PCR detection of Streptococcus pneumoniae and Haemophilus influenzae in pneumonia patients

University dissertation from Uppsala : Acta Universitatis Upsaliensis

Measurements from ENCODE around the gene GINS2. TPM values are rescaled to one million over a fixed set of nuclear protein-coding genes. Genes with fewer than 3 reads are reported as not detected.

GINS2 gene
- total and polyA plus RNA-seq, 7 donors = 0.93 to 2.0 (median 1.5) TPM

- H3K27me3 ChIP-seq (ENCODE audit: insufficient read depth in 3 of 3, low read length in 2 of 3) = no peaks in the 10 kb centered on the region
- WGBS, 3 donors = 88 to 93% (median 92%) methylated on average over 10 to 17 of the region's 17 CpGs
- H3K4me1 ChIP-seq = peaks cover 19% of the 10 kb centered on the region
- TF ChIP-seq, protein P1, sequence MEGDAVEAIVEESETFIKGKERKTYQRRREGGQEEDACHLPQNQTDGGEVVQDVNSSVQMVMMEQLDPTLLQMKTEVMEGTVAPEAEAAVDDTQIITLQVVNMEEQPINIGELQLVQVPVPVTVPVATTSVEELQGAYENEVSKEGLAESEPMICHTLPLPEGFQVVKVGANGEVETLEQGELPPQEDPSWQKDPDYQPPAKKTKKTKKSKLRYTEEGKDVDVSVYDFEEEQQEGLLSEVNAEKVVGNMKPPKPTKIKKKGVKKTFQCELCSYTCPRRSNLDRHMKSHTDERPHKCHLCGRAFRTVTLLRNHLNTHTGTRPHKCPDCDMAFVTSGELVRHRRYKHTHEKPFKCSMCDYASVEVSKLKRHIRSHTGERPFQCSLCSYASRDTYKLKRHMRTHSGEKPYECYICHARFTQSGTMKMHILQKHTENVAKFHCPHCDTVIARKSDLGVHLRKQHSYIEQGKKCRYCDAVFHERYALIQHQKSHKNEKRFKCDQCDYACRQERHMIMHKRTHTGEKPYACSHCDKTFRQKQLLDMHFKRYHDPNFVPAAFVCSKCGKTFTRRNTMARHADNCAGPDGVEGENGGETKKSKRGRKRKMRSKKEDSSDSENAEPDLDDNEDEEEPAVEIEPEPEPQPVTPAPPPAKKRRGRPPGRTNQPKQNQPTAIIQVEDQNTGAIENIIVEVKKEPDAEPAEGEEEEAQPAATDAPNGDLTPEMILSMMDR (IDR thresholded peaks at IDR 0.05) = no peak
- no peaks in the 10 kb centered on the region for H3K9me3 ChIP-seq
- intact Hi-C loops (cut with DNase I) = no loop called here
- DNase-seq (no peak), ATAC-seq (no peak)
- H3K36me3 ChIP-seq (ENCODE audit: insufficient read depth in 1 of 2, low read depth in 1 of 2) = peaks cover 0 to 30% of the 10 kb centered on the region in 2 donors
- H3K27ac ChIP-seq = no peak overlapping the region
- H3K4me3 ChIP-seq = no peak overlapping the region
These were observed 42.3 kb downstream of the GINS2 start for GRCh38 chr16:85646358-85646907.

Abstract: PCR is a rapid, reproducible method for nucleic acid detection. However, this technology displays significant deficiencies when applied in clinical microbiology. This work’s aim was to improve current diagnostics and provide sensitive and quantitative real-time PCRs.Paper I describes the development of a sensitive and specific quantitative real-time PCR for the detection of Streptococcus pneumoniae, based on the Spn9802 DNA fragment. Applied to nasopharyngeal aspirates from 166 pneumonia patients, Spn9802 PCR had a sensitivity of 94% and a specificity of 98%.In Paper II the performance of a ply gene PCR for identification of pneumococcal lower respiratory tract infection (LRTI) was evaluated on bronchoalveloar lavage fluids. At the detection limit 103 genome copies/mL, 89% sensitivity but only 43% specificity was achieved.Paper III shows that S. pneumoniae DNA is detectable in plasma from acutely febrile patients. Sensitivities were low (26-42%) for detection of pneumococcal pneumonia, for bacteraemic pneumococcal pneumonia they were 60-70%.Paper IV describes evaluation of four PCR targets for Haemophilus influenzae detection. A real-time PCR based on the P6 gene was developed and applied to 166 CAP patients, using cut-off of 104 genome copies/mL the assay had a sensitivity of 97% and a specificity of 96%.In paper V, the two real-time PCRs presented in papers I and IV were combined with a PCR for detection of Neisseriae meningitidis. The analytical sensitivity of this multiplex real-time PCR was not affected by using a mixture of reagents and a combined DNA standard (S. pneumoniae/H. influenzae) in single tubes. Applied to 156 LRTI patients, this PCR had sensitivities over 90% for S. pneumoniae and H. influenzae, and specificities of 89% and 96%, respectively.In conclusion, real-time PCR assays are useful for the diagnosis of S. pneumoniae and H. influenzae. They enable detection after antibiotic installation, and quantification increases the etiological specificity of pneumonia.

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